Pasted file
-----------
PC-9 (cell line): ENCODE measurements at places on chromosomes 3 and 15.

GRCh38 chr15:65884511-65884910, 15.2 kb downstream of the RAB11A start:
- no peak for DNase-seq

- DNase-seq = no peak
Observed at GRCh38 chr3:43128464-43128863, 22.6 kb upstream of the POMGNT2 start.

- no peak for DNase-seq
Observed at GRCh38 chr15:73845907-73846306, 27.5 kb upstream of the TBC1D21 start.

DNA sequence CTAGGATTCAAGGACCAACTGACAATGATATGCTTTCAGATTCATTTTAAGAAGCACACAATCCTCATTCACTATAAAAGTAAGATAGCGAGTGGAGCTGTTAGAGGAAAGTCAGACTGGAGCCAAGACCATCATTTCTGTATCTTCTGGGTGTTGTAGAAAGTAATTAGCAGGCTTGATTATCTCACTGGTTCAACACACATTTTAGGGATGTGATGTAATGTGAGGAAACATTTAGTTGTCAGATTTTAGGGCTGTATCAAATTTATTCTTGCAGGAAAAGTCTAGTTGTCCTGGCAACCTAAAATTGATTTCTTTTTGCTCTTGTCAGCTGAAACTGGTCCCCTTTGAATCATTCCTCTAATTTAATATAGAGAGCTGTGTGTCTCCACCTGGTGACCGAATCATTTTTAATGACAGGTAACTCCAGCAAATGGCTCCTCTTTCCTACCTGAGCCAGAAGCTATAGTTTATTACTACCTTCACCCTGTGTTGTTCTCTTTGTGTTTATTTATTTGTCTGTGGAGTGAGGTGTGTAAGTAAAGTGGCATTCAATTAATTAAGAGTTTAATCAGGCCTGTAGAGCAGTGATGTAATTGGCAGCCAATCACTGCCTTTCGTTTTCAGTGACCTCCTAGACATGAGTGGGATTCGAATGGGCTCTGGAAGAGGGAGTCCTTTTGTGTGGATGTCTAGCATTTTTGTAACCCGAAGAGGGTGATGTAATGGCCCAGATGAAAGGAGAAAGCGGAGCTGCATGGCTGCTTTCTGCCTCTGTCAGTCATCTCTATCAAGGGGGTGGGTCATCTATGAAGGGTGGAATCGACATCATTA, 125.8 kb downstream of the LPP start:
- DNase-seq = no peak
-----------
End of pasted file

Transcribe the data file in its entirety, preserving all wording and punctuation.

PC-9 (cell line): ENCODE measurements at places on chromosomes 3 and 15.

GRCh38 chr15:65884511-65884910, 15.2 kb downstream of the RAB11A start:
- no peak for DNase-seq

- DNase-seq = no peak
Observed at GRCh38 chr3:43128464-43128863, 22.6 kb upstream of the POMGNT2 start.

- no peak for DNase-seq
Observed at GRCh38 chr15:73845907-73846306, 27.5 kb upstream of the TBC1D21 start.

DNA sequence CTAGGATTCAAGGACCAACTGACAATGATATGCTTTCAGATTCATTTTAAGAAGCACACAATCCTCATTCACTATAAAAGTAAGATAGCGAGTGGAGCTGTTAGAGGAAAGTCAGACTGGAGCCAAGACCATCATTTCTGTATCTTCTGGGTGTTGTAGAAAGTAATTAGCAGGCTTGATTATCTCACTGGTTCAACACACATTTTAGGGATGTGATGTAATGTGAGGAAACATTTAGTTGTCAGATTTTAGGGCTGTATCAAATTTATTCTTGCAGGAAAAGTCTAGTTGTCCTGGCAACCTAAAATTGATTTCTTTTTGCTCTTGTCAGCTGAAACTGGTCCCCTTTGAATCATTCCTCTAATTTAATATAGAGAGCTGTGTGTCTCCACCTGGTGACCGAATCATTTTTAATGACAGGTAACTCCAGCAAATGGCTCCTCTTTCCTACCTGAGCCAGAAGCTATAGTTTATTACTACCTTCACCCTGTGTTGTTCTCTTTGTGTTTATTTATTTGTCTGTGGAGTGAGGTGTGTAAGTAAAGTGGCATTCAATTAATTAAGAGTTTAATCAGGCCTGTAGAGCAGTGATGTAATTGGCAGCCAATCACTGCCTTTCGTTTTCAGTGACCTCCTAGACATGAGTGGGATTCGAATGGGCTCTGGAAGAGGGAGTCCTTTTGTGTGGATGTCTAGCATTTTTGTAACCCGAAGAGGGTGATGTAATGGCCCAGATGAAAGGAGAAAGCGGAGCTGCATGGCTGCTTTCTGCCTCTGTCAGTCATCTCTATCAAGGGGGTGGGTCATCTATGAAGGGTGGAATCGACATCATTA, 125.8 kb downstream of the LPP start:
- DNase-seq = no peak